Why do citizens at the ballot box prefer new political parties over established political parties?
Scholars mainly studied the formation of political parties on the macro-level. Because party establishment is by definition tied to electoral accomplishments, macro-level studies on successful party establishment explicitly, or implicitly, presuppose assumptions about the behaviour of individual citizens whose votes are necessary for electoral success. Against that backdrop, I argue that to explain the conditions of successful party establishment we need to understand the motivational underpinnings of voting for a new party on the individual level.
Using cross-national voter surveys and long-term panel data from Germany (2005-2013) and the Netherlands (1998-2002), the study contrasts the implicit assumptions about voter behaviour of two macro-level theories on party emergence: the equilibrium- and the protest-based approaches on party emergence. The empirical analysis shows that there are merits to both approaches, but in many cases, the individual-level assumptions of both models do not square with the observed voting behaviour.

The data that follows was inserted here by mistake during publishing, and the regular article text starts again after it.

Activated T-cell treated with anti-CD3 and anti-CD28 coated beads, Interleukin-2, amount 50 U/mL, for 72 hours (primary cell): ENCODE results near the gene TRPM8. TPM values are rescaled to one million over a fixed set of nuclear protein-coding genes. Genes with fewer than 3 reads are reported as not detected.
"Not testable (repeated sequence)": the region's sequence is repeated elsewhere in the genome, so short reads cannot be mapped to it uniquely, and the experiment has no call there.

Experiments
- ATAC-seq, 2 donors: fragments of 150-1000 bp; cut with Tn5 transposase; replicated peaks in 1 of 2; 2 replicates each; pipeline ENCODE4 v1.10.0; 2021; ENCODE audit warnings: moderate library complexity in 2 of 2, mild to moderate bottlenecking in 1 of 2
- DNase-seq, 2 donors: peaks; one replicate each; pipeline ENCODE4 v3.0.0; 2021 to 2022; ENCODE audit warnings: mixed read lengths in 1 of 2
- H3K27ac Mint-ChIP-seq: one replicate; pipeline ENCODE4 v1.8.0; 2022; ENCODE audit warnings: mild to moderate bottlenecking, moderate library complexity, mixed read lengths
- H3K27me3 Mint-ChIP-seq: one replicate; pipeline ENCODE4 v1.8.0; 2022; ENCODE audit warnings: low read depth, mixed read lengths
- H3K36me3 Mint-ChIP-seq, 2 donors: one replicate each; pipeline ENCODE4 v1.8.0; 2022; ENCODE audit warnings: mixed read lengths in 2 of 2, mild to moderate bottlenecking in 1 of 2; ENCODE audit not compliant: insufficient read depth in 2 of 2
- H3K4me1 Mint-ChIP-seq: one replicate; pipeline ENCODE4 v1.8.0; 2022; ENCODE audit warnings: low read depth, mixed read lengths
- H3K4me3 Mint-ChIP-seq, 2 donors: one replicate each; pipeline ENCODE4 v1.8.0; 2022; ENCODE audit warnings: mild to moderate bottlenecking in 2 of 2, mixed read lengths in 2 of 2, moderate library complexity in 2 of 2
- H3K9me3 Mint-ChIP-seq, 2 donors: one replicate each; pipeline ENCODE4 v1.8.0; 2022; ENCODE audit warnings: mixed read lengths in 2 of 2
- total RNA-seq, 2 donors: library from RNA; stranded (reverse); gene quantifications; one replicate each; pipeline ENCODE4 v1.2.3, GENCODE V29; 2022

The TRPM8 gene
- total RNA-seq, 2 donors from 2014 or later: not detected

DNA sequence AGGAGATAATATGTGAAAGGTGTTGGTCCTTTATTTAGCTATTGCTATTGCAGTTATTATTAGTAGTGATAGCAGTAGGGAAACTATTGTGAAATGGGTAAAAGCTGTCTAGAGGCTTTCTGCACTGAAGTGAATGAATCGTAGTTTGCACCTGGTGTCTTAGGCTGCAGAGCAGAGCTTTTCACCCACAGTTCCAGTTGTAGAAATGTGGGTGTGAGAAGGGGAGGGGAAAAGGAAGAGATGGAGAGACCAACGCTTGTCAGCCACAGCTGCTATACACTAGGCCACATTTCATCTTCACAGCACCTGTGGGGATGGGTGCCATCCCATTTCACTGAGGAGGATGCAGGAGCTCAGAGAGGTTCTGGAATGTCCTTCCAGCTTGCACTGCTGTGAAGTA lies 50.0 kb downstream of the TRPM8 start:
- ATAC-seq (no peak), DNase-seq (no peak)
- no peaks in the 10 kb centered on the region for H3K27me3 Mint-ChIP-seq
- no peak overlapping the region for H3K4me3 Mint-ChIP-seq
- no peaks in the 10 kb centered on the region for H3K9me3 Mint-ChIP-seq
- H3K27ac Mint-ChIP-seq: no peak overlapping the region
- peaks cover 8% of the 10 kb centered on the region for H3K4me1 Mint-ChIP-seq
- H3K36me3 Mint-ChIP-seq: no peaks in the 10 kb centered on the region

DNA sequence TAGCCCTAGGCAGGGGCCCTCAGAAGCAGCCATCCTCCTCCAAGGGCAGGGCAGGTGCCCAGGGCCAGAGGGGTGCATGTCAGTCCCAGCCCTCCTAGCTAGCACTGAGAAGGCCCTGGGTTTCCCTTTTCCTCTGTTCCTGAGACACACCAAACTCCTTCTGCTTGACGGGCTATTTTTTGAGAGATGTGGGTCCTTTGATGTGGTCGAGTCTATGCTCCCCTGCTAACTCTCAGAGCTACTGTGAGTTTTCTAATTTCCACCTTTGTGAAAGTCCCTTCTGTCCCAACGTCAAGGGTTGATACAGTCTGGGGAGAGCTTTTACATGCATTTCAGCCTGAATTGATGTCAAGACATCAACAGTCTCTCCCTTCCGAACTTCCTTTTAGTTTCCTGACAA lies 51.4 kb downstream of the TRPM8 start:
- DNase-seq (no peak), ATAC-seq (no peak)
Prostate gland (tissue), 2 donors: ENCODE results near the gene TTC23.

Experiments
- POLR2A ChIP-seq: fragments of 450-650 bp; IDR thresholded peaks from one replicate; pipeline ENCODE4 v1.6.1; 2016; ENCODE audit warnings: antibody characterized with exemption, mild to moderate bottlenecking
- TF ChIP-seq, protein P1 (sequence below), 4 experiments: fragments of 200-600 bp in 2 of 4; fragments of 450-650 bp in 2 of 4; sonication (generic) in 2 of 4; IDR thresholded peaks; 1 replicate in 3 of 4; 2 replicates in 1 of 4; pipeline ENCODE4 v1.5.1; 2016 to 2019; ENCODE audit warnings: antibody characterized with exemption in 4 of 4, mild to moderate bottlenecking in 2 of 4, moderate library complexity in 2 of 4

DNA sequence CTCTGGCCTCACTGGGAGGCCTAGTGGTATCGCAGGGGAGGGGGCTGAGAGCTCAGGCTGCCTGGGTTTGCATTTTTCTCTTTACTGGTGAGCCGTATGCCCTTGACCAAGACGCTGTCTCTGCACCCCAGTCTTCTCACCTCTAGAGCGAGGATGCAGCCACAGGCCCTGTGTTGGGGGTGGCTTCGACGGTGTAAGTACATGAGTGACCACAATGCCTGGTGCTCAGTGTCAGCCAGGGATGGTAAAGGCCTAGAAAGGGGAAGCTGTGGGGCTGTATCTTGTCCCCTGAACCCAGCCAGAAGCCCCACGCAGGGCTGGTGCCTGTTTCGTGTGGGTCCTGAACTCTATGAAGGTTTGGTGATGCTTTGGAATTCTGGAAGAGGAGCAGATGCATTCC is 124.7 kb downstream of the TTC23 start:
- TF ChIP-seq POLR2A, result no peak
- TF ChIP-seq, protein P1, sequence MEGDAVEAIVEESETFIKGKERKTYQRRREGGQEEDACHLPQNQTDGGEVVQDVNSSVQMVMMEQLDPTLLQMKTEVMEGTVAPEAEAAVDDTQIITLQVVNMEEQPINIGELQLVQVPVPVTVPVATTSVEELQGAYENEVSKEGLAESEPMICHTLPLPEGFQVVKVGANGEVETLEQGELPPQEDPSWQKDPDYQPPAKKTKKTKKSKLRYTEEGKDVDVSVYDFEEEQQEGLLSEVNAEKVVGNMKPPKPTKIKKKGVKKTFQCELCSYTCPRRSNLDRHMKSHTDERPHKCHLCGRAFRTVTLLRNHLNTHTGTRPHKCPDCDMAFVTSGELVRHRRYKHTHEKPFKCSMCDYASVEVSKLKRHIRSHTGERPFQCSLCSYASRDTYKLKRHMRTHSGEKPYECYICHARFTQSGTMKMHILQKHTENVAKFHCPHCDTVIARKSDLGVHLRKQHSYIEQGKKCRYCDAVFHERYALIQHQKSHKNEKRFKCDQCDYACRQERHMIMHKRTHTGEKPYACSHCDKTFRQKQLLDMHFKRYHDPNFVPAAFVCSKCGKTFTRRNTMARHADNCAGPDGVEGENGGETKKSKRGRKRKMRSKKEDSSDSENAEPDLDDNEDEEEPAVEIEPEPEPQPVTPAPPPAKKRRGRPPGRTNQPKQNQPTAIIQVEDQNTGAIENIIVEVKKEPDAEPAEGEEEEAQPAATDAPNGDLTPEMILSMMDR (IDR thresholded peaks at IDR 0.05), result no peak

Although proximity to a new party matters, the findings do not support the equilibrium perspective’s tenet that new parties gain votes from citizens whose views were not represented in the preceding election. Moreover, political discontent was found a fertile soil for new parties to gain electoral support, but the relationship between discontent and voting is more complex than theoretically suggested. These findings on individual voter behaviour may inform further theoretical work on the successful establishment of new political parties.